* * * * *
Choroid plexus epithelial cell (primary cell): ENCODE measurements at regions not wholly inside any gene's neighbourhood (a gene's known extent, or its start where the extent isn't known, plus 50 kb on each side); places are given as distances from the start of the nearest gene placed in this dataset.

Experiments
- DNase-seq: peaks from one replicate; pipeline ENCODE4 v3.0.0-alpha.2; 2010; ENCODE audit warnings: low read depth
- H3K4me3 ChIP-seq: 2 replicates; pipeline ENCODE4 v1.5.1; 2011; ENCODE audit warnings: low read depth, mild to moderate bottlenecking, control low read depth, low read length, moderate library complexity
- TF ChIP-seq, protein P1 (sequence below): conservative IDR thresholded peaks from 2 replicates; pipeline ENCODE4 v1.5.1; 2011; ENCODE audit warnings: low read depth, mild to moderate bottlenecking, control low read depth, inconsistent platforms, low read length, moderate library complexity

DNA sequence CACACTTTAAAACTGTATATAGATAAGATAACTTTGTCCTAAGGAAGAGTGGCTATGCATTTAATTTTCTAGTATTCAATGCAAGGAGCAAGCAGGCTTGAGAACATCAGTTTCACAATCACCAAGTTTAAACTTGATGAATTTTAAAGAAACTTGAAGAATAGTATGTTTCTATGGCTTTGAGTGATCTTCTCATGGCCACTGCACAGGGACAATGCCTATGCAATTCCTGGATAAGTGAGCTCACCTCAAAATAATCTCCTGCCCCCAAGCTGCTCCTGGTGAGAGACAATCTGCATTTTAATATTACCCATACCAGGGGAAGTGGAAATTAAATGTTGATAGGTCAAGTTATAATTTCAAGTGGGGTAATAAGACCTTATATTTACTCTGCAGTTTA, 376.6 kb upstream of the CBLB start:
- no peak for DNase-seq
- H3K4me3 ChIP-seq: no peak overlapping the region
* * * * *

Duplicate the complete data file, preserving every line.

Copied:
Choroid plexus epithelial cell (primary cell): ENCODE measurements at regions not wholly inside any gene's neighbourhood (a gene's known extent, or its start where the extent isn't known, plus 50 kb on each side); places are given as distances from the start of the nearest gene placed in this dataset.

Experiments
- DNase-seq: peaks from one replicate; pipeline ENCODE4 v3.0.0-alpha.2; 2010; ENCODE audit warnings: low read depth
- H3K4me3 ChIP-seq: 2 replicates; pipeline ENCODE4 v1.5.1; 2011; ENCODE audit warnings: low read depth, mild to moderate bottlenecking, control low read depth, low read length, moderate library complexity
- TF ChIP-seq, protein P1 (sequence below): conservative IDR thresholded peaks from 2 replicates; pipeline ENCODE4 v1.5.1; 2011; ENCODE audit warnings: low read depth, mild to moderate bottlenecking, control low read depth, inconsistent platforms, low read length, moderate library complexity

DNA sequence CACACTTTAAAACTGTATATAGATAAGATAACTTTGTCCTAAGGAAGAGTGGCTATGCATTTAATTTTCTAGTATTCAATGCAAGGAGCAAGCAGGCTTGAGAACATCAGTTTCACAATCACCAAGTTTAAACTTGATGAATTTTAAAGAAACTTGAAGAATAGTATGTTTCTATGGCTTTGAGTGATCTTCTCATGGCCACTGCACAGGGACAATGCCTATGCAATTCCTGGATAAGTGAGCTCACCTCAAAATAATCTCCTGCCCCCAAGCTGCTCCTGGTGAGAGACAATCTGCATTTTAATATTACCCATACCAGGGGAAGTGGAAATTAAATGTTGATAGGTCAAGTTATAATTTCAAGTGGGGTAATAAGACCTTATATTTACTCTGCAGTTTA, 376.6 kb upstream of the CBLB start:
- no peak for DNase-seq
- H3K4me3 ChIP-seq: no peak overlapping the region